Reading and books have played a huge role in my life since 1974, when I was 10 years old and the Cultural Revolution was still (underway). That year, through an “underground channel,” I got access to Western classics for the first time. Five years later, the Chinese door was wide open and all kinds of books were flooding in. The influence of existentialism and modernist literature began to exert (itself) on the younger generation.
—interview with 薛忆沩 Xue Yiwei in the Montreal Gazette.
Ken Liu's translation of the Xue Yiwei story "The Taxi Driver" appeared in the Winter 2012 issue of Pathlight. "God's Chosen Photographer", translated by Roddy Flagg, will appear in a forthcoming issue.
Shenzheners, a collection of short stories by Xue Yiwei (translated by Darryl Sterk) is out next month.
By David Haysom, August 25, '16
Image from 凤凰文化.
This week marks fifty years since 老舍 Lao She committed suicide by throwing himself into Taiping lake after he was attacked by Red Guards. 凤凰文化 (the Culture branch of Phoenix New Media) has put together a retrospective featuring video interviews with figures such as 葛献挺 Ge Xianting, another member of the Beijing Literary Federation who was present that day, and assorted opinion pieces:
Fifty years on, the people personally involved in that famous “Red August” are now aging or have passed away. If the truth exists only in their memories, then that generation’s departure signifies the loss of a piece of history. Lao She’s death becomes a diluted legend.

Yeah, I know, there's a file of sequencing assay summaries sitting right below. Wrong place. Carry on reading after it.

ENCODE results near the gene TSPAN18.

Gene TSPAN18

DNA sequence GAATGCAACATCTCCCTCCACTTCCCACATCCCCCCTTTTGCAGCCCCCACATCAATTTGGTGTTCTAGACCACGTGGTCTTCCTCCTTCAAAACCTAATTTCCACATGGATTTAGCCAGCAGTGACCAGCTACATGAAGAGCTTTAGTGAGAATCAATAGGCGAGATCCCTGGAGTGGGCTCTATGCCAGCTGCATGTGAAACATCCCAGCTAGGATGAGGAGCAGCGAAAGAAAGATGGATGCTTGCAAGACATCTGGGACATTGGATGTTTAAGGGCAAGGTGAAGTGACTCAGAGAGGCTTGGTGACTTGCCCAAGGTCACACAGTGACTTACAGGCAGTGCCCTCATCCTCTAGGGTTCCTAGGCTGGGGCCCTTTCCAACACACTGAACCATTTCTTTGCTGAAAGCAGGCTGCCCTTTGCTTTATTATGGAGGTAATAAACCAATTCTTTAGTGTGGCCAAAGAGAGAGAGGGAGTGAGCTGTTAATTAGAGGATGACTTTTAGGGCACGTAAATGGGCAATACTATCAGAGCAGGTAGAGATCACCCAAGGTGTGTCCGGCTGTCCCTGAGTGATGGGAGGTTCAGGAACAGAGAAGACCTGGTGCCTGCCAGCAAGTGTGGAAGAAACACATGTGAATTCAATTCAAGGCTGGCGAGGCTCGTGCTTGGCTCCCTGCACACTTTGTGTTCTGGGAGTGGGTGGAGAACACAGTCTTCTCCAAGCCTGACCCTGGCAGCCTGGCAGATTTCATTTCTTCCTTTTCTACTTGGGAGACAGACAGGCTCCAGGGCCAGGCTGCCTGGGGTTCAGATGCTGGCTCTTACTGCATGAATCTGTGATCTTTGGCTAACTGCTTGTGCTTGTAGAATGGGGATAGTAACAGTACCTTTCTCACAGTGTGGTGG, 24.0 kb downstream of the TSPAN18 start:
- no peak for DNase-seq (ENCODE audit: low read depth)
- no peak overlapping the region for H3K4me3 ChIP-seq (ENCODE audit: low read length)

In 1984, Orwell wrote: “He who controls the past, controls the future.” If it is not too late, we hope to look back on history, and reawaken memories. On the August 23rd of fifty years ago, what violence and humiliation was Lao She subjected to, to make him step into the icy lake in the midnight hours of the 24th?
By David Haysom, August 22, '16
Translator Ken Liu and author 郝景芳 Hao Jingfang – image from Hao Jingfang's Weibo.
At Uncanny Magazine:
"Folding Beijing", the story that won the award (beating out Stephen King in the process...)
An interview with Hao Jingfang.
"I Want to Write a History of Inequality" – a guest post by Hao Jingfang (written after being shortlisted for the Hugo).
All three of the above were translated by Ken Liu, whose forthcoming collection, Invisible Planets, which will also feature the story.